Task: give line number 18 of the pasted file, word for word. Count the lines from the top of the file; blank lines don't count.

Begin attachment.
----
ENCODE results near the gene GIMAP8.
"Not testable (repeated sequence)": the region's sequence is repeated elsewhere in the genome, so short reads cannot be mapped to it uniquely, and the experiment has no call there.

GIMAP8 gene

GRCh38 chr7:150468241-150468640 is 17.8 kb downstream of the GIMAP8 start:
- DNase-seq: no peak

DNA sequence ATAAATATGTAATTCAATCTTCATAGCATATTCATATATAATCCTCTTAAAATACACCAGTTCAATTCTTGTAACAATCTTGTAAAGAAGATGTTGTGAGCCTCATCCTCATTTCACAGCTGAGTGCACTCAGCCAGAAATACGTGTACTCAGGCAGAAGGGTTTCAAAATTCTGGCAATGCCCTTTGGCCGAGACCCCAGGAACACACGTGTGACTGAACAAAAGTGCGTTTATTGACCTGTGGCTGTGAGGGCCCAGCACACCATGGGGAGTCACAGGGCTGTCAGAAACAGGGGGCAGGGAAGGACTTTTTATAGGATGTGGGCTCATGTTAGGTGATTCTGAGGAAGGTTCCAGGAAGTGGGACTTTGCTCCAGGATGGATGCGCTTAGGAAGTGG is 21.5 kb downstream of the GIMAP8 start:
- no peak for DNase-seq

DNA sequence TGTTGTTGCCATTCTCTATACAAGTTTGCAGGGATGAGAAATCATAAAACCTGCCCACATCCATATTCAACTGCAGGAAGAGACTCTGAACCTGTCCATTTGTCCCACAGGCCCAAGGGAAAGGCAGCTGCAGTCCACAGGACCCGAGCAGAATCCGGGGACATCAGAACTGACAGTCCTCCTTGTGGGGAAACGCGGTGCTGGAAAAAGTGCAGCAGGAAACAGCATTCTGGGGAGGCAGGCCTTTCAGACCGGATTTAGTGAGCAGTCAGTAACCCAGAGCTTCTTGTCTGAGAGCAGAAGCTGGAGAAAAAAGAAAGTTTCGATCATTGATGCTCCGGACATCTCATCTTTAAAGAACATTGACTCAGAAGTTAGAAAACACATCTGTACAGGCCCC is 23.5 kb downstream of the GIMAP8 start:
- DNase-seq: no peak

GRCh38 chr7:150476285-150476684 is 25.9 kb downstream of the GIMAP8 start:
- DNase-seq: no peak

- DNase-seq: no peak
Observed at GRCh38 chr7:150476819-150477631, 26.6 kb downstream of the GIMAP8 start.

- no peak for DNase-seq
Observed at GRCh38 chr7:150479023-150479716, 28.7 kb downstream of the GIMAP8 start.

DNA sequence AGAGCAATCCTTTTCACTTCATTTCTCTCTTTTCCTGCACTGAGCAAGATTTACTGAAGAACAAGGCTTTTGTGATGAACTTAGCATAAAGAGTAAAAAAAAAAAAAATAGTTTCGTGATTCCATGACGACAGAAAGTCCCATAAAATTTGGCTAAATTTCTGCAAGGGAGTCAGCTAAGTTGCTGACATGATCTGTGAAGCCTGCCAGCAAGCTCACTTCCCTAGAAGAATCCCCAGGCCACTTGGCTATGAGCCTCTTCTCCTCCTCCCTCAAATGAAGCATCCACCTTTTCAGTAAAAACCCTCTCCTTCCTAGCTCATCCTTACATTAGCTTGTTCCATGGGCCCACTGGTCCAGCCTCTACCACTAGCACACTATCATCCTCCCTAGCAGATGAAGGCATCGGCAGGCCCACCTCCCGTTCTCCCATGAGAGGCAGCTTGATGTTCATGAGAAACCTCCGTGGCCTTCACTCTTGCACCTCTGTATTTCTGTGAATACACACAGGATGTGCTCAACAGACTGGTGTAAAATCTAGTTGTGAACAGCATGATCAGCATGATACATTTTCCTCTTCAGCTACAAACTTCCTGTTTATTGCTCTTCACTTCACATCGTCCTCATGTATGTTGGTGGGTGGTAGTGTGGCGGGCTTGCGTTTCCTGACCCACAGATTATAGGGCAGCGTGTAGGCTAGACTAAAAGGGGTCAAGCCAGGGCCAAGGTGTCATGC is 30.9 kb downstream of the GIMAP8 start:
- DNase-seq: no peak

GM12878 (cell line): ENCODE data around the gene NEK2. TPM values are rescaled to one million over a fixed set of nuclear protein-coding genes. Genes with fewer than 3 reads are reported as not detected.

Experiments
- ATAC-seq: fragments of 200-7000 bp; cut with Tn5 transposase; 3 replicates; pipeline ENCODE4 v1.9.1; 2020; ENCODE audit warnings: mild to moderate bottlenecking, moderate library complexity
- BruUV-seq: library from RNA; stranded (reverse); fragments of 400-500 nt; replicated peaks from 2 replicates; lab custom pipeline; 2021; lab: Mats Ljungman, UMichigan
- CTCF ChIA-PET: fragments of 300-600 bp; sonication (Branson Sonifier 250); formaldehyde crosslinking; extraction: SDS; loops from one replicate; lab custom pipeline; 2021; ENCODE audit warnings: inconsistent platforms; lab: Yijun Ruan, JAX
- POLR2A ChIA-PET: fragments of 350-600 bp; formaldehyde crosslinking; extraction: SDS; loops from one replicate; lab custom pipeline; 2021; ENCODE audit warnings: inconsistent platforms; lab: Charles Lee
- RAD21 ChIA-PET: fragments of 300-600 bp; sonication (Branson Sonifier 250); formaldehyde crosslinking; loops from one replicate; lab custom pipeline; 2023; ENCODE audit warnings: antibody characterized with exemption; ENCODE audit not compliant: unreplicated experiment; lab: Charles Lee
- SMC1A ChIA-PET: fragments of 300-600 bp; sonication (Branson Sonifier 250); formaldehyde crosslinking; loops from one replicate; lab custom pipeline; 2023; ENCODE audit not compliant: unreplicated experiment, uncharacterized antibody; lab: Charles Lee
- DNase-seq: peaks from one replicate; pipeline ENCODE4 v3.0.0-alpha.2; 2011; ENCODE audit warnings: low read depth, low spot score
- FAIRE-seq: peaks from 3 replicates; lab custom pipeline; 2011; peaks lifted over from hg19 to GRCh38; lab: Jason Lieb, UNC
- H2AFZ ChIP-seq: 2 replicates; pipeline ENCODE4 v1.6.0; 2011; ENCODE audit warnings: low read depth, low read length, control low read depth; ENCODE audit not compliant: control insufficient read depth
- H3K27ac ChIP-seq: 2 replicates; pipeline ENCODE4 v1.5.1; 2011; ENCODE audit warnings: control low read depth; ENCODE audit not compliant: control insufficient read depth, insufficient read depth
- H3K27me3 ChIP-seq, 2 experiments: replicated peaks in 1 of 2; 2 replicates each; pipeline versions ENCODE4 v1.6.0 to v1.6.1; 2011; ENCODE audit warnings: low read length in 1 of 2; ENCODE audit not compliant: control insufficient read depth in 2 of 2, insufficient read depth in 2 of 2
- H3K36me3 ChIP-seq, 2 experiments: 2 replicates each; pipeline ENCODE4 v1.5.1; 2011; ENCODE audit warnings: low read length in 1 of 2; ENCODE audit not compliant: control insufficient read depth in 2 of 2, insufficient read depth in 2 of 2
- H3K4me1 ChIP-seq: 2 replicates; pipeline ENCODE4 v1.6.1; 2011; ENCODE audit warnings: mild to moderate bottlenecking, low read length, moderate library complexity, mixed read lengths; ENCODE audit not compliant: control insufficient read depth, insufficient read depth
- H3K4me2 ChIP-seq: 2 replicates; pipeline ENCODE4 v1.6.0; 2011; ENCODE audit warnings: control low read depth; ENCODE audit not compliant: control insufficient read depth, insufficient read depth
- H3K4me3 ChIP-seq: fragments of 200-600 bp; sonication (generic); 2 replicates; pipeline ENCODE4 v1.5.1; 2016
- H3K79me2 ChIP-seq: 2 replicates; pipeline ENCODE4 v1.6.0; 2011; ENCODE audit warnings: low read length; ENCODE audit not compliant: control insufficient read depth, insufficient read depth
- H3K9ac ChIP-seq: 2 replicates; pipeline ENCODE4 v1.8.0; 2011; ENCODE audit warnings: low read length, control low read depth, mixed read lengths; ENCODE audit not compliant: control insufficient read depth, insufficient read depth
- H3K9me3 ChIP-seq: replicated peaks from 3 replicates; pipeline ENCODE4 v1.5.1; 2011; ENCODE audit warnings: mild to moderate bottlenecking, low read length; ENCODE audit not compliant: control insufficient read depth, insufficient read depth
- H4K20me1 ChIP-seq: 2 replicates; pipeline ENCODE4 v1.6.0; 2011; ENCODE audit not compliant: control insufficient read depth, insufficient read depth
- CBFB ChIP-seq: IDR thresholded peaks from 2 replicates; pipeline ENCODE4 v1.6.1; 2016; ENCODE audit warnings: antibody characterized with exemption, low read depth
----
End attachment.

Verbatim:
GM12878 (cell line): ENCODE data around the gene NEK2. TPM values are rescaled to one million over a fixed set of nuclear protein-coding genes. Genes with fewer than 3 reads are reported as not detected.